Now that summer is winding down and you’ve already spent lots of time in the water, I want to show you now how to figure out how much pee is in any pool. There’s actually a lot of misinformation on the topic of pee and pools, so I’m gonna do some experiments on my own along with some clever science people in foreign lands and spoiler alert: some of the results are good news and some aren’t, so let’s jump right in. So this first experiment is to determine how much pee is in an actual sample of pool water using an ingenious method. So I got two samples from my friend’s community pool, where lots of people swim. One from the pool and one from the Spa, and Then two samples from a friend’s backyard, again one from the pool and one from the Spa. I also collected samples from the source water at each location as a control and I’ll explain why in a minute. Now that I have my samples I needed to quickly get to my scientist friend Lindsay in Canada, but lucky for me– –I knew a shortcut. We are now in the lab of the University of Alberta, and this is Lindsay Blackstock and she is basically a genius. So you are going to help me determine how much pee is in these samples, because we know people pee in the pool. Yes, we have strong evidence that people do pee in the pool So we’re going to try to find a way that we can measure that pee without actually measuring pee. I’m going to apply my new strategy based on the amount of artificial sweetener that’s in the pool. We know artificial sweeteners don’t come from anywhere except for urine, so that’s the only logical source for them if we find them in the pool, and we know how much artificial sweetener is in the average person’s pee and then using that we can estimate how much pee is in the pool, so we’re going to take this sample, we’re going to bring it over to our sample prep bench, we’re going to filter it, transfer it into some special vials Into this instrument, which is a liquid chromatography system, so this instrument is going to concentrate our sample before it passes it on over to the second instrument, which is a mass spectrometer and the mass spectrometer is able to detect the individual little artificial sweetener molecules one by one. Love it, let’s get to work! Bring it on over there. Before we run the samples let me explain why I find Lindsay the scientist’s solutions, so brilliant. You can actually take a sample of pool water and directly measure the amount of urea in there, but the problem with that is humans also excrete urea through things like sweat, which is also very common in a pool, so you can’t tell how much of that urea actually came from pee. To get around that she looked at the amount of a certain artificial sweetener in the sample called Acesulfame Potassium, Which is really common in food products such as these–oh, and also all of these. So pretty much everything. The reason drinks like these are zero calories is because you taste the Acesulfame Potassium sweetener, but the chemical compounds aren’t broken down at all by your body so more than 99 percent is passed through in your pee, within 24 hours. And therefore the only reason this would be in the pool is if it passed through a person first. And just to be sure you measure the source water at both locations because sometimes trace amounts of the sweetener can be found in the water supply if so we just subtract that from the results.
And I love this because we’ve all wondered how much pee is in a specific pool? But Lindsay figured out a really clever way to use proven science to actually answer the question. The mass spectrometer takes about an hour to get results, So while we were waiting, Lindsay told me something that really surprised me. Chlorine in pools is obviously really helpful because it breaks down harmful bacteria, viruses, and microbes that would be harmful or even potentially deadly to humans. However, there is one big downside and that is, it reacts with urine to create a byproduct called trichloramine So trichloramine is what’s responsible for that chlorine smell? That you might get when you enter into an indoor swimming facility It’s also- but if you smell chlorine like straight out the bottle, it has that chlorine smell. Yeah, but but the smell that you smell in a pool is trichloramine, like this is the compound responsible for that characteristic swimming pool smell- if I look skeptical here it’s only because I was; so I devised an experiment of my own to see if this is really true. For the experiment I got two five-gallon buckets and filled them with pure water, then I added four times the recommended concentration of chlorine for that volume of water to both buckets, and then only in the bucket labeled B I added just a little bit of pee, and I let it sit for a couple days. Alright, so it’s been three days, so this is the moment of truth So the first thing I notice is visually, they look the same. You can’t tell one bucket from the other as far as color of water goes. So I’m gonna start and smell this one first Mmm, so that doesn’t smell like anything, that smells just like water even though this has four times the recommended concentration of chlorine for this volume which makes me nervous to smell this one. What? That is crazy! This smells like a pool even though the only difference between these two is this has a little bit of pee in it. This is a nostalgic smell this smells like summers and vacationing at hotels of pools and water parks, Turns out it was just pee. So in if trichloramine which again is what is produced when pee reacts with chlorine, was just that classic pool smell that’s not that big of a deal, but the problem is it’s kind of bad news for both your lungs and your eyes. When your eyes are really red after swimming for a while, that’s actually because of the trichloramine from the pee, not the chlorine. Trichloramine also causes things like asthma. In fact studies show asthma is more likely to occur among elite swimmers, than any other high-level athlete, which now makes sense because Michael Phelps admitted to always peeing in the pool, and he says all his buddies do too. So be cool, and don’t pee in the pool. Now let’s go see Lindsay’s results. In Lindsay’s research She sampled 20 public swimming pools and 10 public hot tubs. The average concentration of sweetener for the pools was 470 nanograms per liter and for the hot tubs was 2,247. So after running all of my samples we found that here in my friend’s backyard pool, they had a concentration of artificial sweetener of 69 nano grams per liter which equates to just under a gallon of pee. Which is actually much lower than the average, but that makes sense because this would see much less use than a public pool. Their spa had a higher concentration in the pool at 103 but since the spa contains much less volume, That equates to about this much pee.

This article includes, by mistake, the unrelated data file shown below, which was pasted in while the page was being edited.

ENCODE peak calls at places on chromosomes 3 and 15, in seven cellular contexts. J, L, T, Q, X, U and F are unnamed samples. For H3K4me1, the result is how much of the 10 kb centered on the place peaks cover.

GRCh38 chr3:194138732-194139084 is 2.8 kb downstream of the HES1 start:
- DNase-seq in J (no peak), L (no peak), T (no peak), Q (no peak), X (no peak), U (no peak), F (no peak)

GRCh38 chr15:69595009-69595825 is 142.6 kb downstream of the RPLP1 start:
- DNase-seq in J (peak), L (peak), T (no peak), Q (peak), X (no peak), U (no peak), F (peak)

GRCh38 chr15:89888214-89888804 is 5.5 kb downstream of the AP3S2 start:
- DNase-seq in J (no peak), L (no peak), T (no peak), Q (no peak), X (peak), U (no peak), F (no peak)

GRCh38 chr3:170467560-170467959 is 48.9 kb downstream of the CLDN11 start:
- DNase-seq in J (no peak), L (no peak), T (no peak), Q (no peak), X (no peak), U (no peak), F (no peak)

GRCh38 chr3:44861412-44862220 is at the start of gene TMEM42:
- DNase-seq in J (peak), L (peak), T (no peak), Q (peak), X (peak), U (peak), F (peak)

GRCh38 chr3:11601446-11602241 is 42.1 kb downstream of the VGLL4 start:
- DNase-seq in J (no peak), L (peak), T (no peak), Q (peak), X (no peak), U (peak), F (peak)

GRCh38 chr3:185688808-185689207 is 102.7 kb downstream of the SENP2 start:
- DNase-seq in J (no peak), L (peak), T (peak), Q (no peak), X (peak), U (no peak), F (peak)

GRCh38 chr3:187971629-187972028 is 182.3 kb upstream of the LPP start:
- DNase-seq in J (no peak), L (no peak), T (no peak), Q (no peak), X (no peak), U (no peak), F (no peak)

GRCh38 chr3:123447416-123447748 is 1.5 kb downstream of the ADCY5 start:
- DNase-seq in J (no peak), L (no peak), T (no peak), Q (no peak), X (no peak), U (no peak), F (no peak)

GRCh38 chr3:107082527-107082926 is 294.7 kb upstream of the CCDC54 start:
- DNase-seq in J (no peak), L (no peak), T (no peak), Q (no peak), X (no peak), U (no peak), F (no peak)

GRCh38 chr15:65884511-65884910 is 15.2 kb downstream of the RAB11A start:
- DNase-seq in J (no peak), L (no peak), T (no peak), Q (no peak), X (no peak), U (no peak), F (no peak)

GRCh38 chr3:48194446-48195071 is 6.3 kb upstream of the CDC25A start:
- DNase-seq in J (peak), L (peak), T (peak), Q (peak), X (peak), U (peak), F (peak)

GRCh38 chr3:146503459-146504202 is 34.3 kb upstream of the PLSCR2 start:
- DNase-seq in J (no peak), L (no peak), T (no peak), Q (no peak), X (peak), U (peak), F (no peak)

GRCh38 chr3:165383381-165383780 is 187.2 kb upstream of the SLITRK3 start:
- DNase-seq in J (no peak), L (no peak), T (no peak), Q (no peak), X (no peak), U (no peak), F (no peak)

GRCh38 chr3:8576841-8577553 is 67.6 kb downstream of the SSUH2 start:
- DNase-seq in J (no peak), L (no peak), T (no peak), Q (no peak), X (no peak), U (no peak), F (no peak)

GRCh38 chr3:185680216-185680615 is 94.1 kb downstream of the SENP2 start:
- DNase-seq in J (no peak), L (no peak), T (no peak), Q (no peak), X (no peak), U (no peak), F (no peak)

So far not bad, and then in this public community pool We had 27 nano grams per liter of artificial sweetener concentration which for this volume is again a little bit less than a gallon and the spa is higher at a concentration of 335 which is about this much for the volume of spa so the concentration of artificial sweetener in this pool and spa is much much lower than the averages Lindsay saw in the 30 samples she collected, which leads me to believe that the water has been completely replaced recently which happens from time to time for various reasons. If this pool has the average concentrations reported by Lindsay, for these volumes we would expect to see over a gallon of pee in the hot tub and about 13 gallons in the pool. If you want an estimate of the pee in your own pool, I came up with a simple equation after talking with professor Ernest Blatchley of Purdue University, who mentioned that studies have found that swimmers introduced between 25 and 80 milliliters of urine per swim session. So you take the average number of swimmers that were in your pool per day during the summer, and then you multiply that by 1.2. That’s how many gallons of pee are in your pool at the end of the summer and if you think your friends and neighbors pee more than average use 2 as the multiplier and if you think they are more on the courteous side of the range, use 1/2 as the multiplier. As a general rule of thumb, though public pools about this size will contain approximately 13 gallons of pee and Olympic pools will contain- brace yourself Over 130 Gallons. There are some caveats to these generalizations so check out the links in the video description for published papers for both scientists Lindsay and professor Blatchley. So in conclusion, what does this all mean? Like is this something to be grossed out about? For starters let me just say pee is generally considered to be sterile meaning it’s free from bacteria and any living things. You can totally drink this stuff and not get sick. In fact in some cultures that’s totally a thing. “You drink the grandsons pee, and it’s going to help you” additionally urine is made of 95% water and just 5% of dissolved solids like the urea stuff we’ve been talking about. The fact that pee is so diluted at 95% pure water is in part, disappointingly why it’s really hard to make a chemical you could add to any pool that will magically turn blue if someone pees in it. Having said that I suppose It’s still a little gross knowing you’re swimming in even just a small amount of pee, but I feel all the benefits to your happiness and well-being that can come from swimming, far outweigh any sort of gross factor or minor health risks. I guess at the end of the day my advice would be to be cool and don’t pee in the pool and then at that point- Just keep swimming, just keep swimming, just keep swimming swimming swimming Just maybe take a shower when you’re done Speaking of swimming pools, did you know your heart pumps enough blood to fill 4 Olympic sized swimming pools every year, or how about that there’s a hundred lightning strikes on Earth every second, or did you know that it’s so hard or something become a fossil that if all humans currently living right now suddenly went extinct we would only leave behind 8 skeletons as fossils somewhere buried in the Earth. Now if you would have listened to “A Short History of Nearly Everything” on Audible like me, you would have known all of that. This book is a really entertaining synopsis of all the stuff that we know about science, including when and how we learned it. In addition to talking about all the stuff we don’t have answers for you. I really liked it and it’s a big book But if you use audible and listen to 1.25 speed like I do while your commuting to and from work, you could knock this out in a little over week. So if you wanna listen to a short history of nearly everything or any other audio book for free, all you have to do is use the link in the description, or go to audible.com/MarkRober. Thanks for watching! “Just keep swimming, just keep swimming swimming swimming”